With all the emphasis placed on checking and changing your brake fluid, it’s easy to overlook the fact that your hydraulic fluid needs to be serviced regularly too.
That’s because a hydraulic clutch and a brake system rely on the same basic principles of hydraulics and share many similar system components. In fact, many hydraulic clutch systems use standard spec brake fluid—but check with your vehicle’s owner’s manual to make sure.
That means your clutch fluid is hygroscopic too, which is a fancy way of saying it sucks up moisture from the air over time. And, since water compresses more than hydraulic fluid, water-saturated fluid can result in a spongy pedal feel. (And that’s true of both your brake and clutch system.)
So…it’s important to check your hydraulic clutch fluid level regularly, just as you would your brake fluid. If you’re not sure how to do that, read on…
Understanding Different Hydraulic Clutch Types
But before we get too far, let’s dial back and talk about the types of hydraulic clutch mechanisms out there.
There are essentially two types of hydraulic clutch actuator designs that you’ll likely come across. First, there’s the pushrod style, which is basically just a piston that moves a linkage attached to a clutch fork. Pushing the clutch pedal actuates the pushrod, moving the cylinder and engaging the clutch fork (kind of like a traditional all-mechanical clutch).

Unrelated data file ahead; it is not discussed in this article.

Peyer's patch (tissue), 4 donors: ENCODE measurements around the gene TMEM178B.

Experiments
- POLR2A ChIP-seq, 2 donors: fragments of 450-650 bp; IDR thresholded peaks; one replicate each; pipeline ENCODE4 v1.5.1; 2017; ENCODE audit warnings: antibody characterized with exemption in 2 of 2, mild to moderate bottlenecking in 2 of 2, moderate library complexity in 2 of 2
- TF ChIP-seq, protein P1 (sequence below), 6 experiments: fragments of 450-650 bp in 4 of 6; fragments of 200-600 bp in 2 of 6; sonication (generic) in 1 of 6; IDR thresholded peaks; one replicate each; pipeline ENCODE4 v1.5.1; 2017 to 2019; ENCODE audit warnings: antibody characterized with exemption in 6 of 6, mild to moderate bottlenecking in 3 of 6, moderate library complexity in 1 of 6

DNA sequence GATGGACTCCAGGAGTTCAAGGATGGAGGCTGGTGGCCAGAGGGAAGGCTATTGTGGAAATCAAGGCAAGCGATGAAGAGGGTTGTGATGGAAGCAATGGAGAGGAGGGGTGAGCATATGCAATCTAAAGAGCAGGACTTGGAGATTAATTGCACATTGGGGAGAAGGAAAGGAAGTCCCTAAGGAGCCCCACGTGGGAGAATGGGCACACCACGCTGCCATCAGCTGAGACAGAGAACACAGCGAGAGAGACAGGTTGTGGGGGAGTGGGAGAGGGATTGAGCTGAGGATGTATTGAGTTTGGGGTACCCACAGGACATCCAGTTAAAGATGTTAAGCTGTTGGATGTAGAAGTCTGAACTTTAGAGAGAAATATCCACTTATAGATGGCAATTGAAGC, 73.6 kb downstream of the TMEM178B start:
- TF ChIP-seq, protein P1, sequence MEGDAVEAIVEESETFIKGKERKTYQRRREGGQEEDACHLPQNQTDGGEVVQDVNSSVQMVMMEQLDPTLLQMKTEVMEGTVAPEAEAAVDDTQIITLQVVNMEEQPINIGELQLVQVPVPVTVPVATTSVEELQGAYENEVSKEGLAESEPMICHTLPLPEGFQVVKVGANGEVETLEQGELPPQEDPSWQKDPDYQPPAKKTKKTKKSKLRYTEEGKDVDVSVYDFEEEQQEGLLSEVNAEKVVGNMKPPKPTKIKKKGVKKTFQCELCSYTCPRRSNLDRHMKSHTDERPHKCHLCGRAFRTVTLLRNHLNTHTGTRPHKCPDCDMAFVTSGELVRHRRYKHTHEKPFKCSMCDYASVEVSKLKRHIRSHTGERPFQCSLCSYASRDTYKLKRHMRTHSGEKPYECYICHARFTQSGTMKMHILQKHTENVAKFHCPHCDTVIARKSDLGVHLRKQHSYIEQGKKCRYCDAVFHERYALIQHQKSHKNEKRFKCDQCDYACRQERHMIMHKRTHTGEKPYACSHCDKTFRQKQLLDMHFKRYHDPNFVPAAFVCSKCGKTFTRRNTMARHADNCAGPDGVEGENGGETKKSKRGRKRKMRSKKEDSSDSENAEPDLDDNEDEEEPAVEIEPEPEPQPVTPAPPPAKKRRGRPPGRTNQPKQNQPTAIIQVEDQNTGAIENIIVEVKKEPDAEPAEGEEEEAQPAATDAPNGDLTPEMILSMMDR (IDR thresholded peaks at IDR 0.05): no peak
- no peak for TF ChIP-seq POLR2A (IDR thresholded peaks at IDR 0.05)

The other actuator design is becoming increasingly common in modern vehicles. The clutch is actually housed in a bearing that fits around the transmission’s input shaft. When the clutch pedal is pressed, it actuates a hydraulic throwout bearing that pushes against the clutch diaphragm to disengage your clutch.
Regardless of the design of your clutch mechanism, they both rely on the same basic hydraulic principles, so the information below is relevant to both of them.
Checking Your Hydraulic Clutch Fluid
As alluded to above, your brake system and hydraulic clutch system share many similar parts. So if you’re comfortable working around a brake system, this should all be pretty easy for you.
For starters, your hydraulic clutch will likely have a fluid reservoir that’s accessible from under the hood. Sometimes the reservoir is attached to a slave cylinder, but depending on the clutch actuator design, its common for the two components to be separate. It’s a good chance that the hydraulic clutch fluid reservoir will be near your brake’s master cylinder.
Remove the cap. You’re checking for two things. First off, check to make sure your fluid level is in spec. If it’s too low, you’ll risk sucking air into the system and that’ll cause a serious loss in hydraulic pressure.
Next, examine the quality/color of the fluid itself. Normally, the fluid is clear with perhaps a yellowish tint. But if you haven’t changed it in a while, there’s a good chance it’ll be cloudy, dirty, and dark. If that’s the case, you should purge/bleed the system to replace the old fluid.
If you’re fighting a squishy clutch pedal and your fluid looks clean (or…even if it doesn’t) you may have an air bubble in your hydraulic line. In a lot of cases, a simple bleeding can fix the issue. Keep reading for details on that process.